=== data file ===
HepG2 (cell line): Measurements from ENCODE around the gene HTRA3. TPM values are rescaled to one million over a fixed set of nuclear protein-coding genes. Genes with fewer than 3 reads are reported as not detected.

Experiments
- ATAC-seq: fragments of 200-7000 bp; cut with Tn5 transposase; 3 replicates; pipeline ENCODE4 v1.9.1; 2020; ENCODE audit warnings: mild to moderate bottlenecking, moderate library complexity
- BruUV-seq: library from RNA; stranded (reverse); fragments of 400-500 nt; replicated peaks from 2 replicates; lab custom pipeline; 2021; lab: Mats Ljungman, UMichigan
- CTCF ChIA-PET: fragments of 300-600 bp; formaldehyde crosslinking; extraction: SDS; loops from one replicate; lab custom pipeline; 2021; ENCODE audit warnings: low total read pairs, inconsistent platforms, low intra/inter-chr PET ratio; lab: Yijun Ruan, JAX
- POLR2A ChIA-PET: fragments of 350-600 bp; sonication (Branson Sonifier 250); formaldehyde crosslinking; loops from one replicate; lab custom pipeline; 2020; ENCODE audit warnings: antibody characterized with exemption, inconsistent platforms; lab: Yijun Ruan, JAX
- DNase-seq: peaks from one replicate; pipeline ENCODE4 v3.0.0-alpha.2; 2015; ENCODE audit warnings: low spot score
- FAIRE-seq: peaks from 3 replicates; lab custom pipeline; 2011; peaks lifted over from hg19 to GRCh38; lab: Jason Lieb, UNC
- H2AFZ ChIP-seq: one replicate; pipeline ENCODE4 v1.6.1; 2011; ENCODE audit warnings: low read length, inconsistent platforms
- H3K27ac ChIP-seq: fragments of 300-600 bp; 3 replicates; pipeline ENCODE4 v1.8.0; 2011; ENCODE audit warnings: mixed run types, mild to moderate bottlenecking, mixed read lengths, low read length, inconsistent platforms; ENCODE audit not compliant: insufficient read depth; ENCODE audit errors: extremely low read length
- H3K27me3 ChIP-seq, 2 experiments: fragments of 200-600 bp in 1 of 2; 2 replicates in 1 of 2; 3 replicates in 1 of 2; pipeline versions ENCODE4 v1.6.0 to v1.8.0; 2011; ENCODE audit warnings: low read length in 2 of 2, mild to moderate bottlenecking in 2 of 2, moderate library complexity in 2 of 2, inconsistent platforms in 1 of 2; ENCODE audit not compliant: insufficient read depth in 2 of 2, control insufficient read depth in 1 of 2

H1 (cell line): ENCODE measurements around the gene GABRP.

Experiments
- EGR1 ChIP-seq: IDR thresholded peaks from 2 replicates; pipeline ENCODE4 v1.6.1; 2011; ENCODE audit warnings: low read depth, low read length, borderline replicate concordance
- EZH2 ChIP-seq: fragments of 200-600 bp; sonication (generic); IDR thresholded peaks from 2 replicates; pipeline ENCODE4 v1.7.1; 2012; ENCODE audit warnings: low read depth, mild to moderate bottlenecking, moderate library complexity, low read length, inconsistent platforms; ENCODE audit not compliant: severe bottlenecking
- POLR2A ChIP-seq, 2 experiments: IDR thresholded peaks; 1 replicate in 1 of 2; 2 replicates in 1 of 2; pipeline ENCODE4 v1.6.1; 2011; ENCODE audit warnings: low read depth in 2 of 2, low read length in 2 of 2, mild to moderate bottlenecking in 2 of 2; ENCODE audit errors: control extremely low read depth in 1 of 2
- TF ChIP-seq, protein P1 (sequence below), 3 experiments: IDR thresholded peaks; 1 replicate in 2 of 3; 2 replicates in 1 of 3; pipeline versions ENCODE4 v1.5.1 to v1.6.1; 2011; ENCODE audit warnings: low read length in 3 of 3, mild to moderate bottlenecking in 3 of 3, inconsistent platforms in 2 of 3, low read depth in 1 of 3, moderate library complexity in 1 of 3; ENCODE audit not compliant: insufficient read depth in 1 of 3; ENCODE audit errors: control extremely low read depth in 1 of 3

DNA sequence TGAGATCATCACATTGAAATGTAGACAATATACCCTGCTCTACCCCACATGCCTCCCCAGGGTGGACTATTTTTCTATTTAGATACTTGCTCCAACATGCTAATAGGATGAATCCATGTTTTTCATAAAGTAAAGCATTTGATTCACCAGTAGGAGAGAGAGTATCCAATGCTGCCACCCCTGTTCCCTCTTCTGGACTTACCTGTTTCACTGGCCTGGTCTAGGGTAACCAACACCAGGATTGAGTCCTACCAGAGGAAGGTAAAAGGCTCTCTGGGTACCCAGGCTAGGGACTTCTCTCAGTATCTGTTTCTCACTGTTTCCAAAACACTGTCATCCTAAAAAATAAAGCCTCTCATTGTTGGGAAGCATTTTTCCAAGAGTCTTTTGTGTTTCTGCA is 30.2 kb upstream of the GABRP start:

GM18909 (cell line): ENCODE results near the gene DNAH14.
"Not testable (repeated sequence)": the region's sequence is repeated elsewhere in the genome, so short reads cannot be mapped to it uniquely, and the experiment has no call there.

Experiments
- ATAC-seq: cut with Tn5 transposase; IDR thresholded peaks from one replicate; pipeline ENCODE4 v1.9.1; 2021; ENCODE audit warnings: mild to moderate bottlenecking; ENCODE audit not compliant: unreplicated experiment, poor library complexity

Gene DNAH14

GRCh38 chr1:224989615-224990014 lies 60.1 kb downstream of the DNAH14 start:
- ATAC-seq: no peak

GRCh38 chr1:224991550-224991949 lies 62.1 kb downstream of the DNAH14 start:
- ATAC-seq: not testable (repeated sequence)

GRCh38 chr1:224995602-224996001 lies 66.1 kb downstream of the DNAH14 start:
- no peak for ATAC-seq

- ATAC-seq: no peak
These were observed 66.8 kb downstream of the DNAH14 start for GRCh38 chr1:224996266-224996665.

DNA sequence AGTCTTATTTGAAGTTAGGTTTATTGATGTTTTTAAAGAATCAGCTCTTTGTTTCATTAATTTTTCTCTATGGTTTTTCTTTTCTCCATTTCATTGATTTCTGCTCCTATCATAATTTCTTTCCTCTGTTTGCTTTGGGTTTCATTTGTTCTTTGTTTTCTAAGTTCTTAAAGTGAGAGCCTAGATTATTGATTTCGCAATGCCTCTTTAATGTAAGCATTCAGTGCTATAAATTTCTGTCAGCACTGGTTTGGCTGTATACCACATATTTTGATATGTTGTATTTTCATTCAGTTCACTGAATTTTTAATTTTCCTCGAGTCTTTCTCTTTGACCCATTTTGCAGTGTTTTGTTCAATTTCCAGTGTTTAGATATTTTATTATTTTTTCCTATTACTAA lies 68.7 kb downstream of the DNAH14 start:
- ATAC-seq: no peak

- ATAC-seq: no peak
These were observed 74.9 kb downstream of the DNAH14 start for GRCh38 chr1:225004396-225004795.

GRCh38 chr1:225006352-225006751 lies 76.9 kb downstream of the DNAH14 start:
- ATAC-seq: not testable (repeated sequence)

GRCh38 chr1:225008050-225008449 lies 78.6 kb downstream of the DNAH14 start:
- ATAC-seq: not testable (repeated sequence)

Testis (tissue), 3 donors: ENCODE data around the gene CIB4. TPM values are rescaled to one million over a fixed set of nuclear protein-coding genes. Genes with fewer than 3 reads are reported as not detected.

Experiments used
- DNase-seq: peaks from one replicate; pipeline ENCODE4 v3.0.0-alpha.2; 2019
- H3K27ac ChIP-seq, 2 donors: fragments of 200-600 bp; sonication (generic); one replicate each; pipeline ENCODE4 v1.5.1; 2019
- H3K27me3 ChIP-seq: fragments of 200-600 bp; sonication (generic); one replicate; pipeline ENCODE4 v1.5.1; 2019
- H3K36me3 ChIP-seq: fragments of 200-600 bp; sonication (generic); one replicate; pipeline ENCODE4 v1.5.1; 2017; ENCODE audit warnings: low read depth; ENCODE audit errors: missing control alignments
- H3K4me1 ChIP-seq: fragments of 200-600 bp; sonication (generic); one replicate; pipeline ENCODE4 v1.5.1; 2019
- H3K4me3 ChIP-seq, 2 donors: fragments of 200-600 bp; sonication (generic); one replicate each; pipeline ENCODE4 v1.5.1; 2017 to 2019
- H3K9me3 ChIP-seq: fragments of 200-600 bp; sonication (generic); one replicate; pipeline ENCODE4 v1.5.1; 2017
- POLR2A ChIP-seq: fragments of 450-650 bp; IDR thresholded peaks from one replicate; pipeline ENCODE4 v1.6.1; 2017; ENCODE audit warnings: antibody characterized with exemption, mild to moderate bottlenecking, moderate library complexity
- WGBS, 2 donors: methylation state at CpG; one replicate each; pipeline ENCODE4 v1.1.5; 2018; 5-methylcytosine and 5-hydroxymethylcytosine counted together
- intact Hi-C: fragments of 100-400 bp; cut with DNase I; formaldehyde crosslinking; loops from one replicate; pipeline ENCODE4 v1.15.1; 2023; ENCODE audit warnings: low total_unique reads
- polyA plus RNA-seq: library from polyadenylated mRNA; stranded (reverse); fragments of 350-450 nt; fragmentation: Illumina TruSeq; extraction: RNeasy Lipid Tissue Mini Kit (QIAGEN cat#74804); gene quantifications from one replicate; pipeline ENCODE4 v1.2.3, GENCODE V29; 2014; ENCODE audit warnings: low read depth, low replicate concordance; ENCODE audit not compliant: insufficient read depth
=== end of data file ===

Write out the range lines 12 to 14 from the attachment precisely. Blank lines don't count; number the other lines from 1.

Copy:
H1 (cell line): ENCODE measurements around the gene GABRP.

Experiments
- EGR1 ChIP-seq: IDR thresholded peaks from 2 replicates; pipeline ENCODE4 v1.6.1; 2011; ENCODE audit warnings: low read depth, low read length, borderline replicate concordance